Managing social media shouldn’t be treated as a chore; it’s your platform to show off your skills and expertise. So be bold. Blow that trumpet and do it often. 2 tweets a day are not enough. You need to post regularly and vary your content.
To optimise the management of your social channels consider using tools like Buffer or Hootsuite. We use Buffer and Passle to schedule and analyse our Tweets, Facebook and LinkedIn posts.
Maximise revenue through Content
Firstly, ‘content’, in marketing terms, is not just a weekly blog post. It is any piece of messaging intended for free consumption on the internet. This includes social media posts, free eBooks, white papers, website copy, landing pages, guest posts and indeed blog posts.
The more content you create the further you expand your reach. Content offers value and often the solution to a problem. It’s an opportunity to impress a potential customer at the very first point of contact. And not only is content marketing much cheaper than traditional outbound methods, it damn well works. Demand Metric reported that per dollar spent, content marketing generates approximately 3 times as many leads as traditional marketing. And just to reinforce that point, consider these statistics from the same report:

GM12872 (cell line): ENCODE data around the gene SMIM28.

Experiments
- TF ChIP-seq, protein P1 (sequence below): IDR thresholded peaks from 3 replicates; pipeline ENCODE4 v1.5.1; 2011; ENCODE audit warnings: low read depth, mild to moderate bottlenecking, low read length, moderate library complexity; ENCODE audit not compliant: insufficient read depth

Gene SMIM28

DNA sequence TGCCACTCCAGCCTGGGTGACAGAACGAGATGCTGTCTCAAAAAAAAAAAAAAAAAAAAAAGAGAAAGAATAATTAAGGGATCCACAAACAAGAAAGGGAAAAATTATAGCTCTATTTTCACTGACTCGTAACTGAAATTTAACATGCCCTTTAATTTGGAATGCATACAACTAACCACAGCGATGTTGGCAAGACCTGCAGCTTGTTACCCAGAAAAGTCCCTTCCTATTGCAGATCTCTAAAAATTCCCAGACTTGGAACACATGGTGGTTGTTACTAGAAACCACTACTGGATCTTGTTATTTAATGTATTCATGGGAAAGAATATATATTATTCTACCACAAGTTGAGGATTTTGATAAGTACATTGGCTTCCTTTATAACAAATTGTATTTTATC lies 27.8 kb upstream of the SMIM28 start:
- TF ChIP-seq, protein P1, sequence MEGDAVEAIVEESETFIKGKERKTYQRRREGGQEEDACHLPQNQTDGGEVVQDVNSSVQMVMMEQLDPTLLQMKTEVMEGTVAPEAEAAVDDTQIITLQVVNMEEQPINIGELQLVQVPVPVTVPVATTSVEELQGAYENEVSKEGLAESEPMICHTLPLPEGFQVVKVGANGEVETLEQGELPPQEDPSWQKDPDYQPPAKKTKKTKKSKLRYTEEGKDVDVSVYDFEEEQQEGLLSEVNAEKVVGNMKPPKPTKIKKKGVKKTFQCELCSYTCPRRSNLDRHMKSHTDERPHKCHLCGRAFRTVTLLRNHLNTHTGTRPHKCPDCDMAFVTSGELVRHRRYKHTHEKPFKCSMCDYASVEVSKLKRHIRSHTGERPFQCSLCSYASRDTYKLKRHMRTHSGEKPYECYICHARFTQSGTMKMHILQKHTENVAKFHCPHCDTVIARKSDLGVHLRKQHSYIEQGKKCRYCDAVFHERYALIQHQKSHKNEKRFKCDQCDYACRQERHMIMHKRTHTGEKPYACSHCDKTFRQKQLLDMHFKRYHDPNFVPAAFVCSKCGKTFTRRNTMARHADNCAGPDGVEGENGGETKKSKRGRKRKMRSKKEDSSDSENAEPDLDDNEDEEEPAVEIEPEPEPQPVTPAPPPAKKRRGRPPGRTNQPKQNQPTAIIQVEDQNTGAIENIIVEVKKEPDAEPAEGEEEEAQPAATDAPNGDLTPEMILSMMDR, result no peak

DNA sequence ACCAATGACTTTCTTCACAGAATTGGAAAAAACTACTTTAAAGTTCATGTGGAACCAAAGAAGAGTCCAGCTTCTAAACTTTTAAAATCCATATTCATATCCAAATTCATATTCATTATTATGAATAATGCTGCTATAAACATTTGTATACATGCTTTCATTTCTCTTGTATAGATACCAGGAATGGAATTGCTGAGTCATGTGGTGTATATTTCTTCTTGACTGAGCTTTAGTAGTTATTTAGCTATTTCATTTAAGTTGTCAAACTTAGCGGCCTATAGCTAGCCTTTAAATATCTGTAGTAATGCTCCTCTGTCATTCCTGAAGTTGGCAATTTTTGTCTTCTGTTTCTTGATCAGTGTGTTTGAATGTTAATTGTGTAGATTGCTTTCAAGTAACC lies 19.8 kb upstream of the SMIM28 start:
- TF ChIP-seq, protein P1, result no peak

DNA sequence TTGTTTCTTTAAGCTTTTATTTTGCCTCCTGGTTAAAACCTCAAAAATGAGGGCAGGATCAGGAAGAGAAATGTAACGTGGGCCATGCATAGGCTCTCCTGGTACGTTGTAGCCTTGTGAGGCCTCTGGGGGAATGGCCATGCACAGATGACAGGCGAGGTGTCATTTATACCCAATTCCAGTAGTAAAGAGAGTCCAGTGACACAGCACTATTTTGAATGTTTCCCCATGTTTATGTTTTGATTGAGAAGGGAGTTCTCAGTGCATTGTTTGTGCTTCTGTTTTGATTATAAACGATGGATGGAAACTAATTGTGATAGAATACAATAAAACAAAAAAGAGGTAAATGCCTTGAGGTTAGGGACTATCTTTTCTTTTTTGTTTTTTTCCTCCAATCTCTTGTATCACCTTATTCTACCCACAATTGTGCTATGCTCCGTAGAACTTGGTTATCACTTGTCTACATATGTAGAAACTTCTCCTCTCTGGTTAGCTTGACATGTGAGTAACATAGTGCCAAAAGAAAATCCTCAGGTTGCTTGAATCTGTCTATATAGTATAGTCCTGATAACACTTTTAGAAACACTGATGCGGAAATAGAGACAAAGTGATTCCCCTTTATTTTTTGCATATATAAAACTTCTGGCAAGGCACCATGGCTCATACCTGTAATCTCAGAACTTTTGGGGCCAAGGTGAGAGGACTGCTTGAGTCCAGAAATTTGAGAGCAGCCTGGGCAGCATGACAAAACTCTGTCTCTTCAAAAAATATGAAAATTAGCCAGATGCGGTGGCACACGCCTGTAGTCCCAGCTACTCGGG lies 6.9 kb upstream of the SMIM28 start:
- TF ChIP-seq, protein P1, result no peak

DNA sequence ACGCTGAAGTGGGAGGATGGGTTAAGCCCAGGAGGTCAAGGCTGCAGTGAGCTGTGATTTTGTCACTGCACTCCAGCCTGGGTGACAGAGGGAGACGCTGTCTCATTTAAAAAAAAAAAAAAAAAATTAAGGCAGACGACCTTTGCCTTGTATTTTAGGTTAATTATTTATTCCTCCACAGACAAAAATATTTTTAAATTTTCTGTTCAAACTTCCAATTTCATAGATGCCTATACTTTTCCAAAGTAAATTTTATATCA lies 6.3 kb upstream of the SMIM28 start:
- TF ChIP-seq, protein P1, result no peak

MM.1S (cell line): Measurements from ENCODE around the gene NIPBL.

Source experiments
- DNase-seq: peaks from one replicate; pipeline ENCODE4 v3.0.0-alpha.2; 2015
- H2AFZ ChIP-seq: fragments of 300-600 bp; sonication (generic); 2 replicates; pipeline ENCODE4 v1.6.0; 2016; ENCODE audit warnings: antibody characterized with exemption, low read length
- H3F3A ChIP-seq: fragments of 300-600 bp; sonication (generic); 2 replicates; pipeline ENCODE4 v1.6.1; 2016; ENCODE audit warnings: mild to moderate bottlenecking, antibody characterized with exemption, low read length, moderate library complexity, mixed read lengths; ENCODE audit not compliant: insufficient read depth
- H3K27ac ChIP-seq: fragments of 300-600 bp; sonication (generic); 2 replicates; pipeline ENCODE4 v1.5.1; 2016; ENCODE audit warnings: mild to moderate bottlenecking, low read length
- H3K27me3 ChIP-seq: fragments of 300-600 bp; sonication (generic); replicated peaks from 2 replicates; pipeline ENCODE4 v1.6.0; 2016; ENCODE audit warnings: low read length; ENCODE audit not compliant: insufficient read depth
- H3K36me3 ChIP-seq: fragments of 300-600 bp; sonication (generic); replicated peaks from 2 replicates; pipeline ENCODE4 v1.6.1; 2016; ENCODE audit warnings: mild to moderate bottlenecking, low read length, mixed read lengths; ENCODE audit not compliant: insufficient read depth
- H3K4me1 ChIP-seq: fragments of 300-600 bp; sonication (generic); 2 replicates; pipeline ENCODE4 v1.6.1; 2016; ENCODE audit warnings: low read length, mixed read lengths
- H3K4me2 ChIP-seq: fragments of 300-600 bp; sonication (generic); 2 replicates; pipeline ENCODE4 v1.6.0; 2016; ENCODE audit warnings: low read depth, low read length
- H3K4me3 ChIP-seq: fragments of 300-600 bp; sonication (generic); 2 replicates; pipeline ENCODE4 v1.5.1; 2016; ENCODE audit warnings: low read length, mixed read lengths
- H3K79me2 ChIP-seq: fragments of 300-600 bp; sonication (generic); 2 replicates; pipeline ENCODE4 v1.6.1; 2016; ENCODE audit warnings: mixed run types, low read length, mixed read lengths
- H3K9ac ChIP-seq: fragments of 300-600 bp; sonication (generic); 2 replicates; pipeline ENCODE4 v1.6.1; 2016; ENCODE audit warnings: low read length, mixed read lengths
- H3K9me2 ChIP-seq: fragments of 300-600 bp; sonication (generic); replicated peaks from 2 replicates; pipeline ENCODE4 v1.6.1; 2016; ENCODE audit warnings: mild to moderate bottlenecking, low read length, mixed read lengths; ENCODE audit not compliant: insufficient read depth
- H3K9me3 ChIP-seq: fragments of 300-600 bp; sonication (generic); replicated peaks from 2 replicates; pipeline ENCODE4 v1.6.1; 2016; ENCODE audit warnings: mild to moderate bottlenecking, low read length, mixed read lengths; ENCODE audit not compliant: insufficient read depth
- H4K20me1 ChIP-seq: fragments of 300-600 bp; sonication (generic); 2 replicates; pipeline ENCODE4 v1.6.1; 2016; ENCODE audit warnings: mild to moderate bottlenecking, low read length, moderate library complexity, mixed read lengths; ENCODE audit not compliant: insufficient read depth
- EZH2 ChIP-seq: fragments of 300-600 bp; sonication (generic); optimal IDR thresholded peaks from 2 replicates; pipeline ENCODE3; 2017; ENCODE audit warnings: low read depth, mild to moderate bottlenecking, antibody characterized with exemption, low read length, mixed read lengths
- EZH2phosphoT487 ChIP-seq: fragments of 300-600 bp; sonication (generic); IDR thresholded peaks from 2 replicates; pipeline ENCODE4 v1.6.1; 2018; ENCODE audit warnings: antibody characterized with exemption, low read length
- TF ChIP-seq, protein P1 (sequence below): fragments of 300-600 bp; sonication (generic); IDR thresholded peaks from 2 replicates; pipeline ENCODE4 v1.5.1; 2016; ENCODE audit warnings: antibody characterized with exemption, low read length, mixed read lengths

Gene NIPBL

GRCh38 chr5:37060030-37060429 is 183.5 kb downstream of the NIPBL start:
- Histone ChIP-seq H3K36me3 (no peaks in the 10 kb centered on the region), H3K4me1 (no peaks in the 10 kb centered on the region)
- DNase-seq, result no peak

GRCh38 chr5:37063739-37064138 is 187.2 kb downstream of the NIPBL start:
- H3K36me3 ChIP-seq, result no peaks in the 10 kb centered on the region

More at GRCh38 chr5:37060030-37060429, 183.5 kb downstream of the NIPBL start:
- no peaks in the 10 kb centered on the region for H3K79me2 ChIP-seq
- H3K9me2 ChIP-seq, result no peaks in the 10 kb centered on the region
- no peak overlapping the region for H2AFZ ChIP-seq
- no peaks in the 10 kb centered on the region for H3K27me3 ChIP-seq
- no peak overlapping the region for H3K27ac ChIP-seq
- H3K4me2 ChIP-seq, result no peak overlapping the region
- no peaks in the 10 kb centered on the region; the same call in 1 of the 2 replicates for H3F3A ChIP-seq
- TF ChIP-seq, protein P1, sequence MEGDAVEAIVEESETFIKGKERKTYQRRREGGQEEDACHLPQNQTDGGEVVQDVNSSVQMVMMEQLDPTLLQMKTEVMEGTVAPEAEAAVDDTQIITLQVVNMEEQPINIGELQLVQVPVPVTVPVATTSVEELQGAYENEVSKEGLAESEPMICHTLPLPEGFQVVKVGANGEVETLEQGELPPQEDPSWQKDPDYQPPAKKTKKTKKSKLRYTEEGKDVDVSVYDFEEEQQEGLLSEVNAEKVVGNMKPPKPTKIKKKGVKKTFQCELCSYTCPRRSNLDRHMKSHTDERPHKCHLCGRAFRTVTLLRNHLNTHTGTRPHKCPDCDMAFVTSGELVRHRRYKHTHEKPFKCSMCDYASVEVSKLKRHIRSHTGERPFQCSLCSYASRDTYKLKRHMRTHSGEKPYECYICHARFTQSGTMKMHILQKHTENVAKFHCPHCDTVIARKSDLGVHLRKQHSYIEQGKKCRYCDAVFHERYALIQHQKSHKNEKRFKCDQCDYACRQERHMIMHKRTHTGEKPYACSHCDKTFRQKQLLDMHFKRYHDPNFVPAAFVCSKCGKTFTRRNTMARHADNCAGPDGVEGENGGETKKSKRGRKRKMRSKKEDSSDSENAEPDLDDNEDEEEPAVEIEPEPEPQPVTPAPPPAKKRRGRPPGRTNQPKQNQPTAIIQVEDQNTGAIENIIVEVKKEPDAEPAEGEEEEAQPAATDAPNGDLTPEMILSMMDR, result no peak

- 80% of people prefer to learn about a brand through custom content
- 44% of people ignore direct email
- 91% of internet users unsubscribe from company emails
- 82% of consumers feel more positive about a company/brand after reading custom content
Put simply, consumers do not want advertising shoved down their throats. They want to make purchases on their own terms.
The Final Word
Acquiring customers through inbound marketing gets easier with time. You just need to be patient and committed to maximising your revenue streams as effectively as possible. Eventually, you will be rewarded and find that most or even all of your work comes through content or word of mouth. Then you’ll no longer be surviving, but thriving, as a freelancer.